Pasciola Fort in Vivario
The History of the Pasciola Fort
Visible from the Territorial Road 20, starting from the small rest area and its picnic benches, the Vivario Fort or Pasciola redoubt was erected in 1771, commissioned by Count de Vaux, two years after the Battle of Ponte Novu. It was intended to monitor passage routes amid a context of rebellion and insurrection by Pasquale Paoli's troops - I Naziunali - and also to secure the region from convoy attacks.
Constructed atop a rocky outcrop that overlooks the Vecchio Valley at an altitude of 780 meters, the Pasciola Fort, much like the Vizzavona Fort built a year later, provided accommodations for soldiers within fortified buildings.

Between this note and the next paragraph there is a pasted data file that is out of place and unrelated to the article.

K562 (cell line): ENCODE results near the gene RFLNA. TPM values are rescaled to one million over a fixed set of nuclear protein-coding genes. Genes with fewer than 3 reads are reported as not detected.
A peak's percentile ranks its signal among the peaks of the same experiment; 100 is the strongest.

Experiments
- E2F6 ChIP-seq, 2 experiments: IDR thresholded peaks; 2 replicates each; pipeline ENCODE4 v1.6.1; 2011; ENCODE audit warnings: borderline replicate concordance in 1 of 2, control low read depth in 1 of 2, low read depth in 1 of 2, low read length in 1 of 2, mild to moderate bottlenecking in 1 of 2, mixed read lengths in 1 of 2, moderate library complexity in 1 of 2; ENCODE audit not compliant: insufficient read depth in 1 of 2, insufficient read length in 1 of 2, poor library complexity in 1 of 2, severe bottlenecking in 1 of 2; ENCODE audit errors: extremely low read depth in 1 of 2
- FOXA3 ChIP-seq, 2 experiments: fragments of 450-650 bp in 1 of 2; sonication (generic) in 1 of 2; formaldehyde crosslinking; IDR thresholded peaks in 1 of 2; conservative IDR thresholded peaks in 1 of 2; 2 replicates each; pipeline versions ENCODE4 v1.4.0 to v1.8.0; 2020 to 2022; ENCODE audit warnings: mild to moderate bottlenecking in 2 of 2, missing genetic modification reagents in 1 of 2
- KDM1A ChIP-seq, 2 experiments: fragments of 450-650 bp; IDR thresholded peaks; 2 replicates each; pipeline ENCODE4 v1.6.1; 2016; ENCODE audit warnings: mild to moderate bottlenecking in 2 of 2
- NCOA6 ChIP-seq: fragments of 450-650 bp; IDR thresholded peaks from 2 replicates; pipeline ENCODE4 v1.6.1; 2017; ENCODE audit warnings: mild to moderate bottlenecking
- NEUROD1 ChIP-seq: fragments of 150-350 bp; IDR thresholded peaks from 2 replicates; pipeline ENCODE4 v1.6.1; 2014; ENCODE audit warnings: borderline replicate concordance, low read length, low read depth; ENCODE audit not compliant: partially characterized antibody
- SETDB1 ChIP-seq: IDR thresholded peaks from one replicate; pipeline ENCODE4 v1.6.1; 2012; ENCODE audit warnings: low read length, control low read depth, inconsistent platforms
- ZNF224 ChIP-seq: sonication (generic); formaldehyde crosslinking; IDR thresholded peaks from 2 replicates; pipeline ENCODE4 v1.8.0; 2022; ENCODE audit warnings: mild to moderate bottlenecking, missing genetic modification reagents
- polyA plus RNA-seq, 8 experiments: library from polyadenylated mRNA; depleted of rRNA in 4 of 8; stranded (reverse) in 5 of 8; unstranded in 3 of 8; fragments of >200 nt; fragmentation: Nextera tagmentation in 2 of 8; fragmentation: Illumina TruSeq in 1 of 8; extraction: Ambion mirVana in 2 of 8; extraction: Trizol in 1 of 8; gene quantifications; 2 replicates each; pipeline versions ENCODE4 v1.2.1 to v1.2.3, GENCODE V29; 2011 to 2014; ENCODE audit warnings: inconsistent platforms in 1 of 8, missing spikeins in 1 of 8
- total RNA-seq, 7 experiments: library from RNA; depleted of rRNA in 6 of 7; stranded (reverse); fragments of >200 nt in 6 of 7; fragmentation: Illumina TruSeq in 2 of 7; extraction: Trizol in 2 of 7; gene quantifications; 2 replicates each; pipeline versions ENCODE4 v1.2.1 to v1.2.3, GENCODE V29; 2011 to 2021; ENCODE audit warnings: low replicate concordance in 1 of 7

Accessible via drawbridge, the Pasciola Fort was spread across three levels and could house between 50 and 100 men. The basement contained a 90 cubic meter cistern for water storage, while other compartments were allocated for food storage, including a bread oven. The fort also had a powder magazine capable of holding 80 barrels, a cartridge magazine, as well as an artillery platform.
In a State of Ruin for Nearly 200 Years
The Pasciola Fort has been classified as a Historic Monument since 1977. The structure has been in a state of ruin since at least the mid-19th century, as reported by the Engineering Captain in 1849. For safety reasons, it is prohibited to approach the building.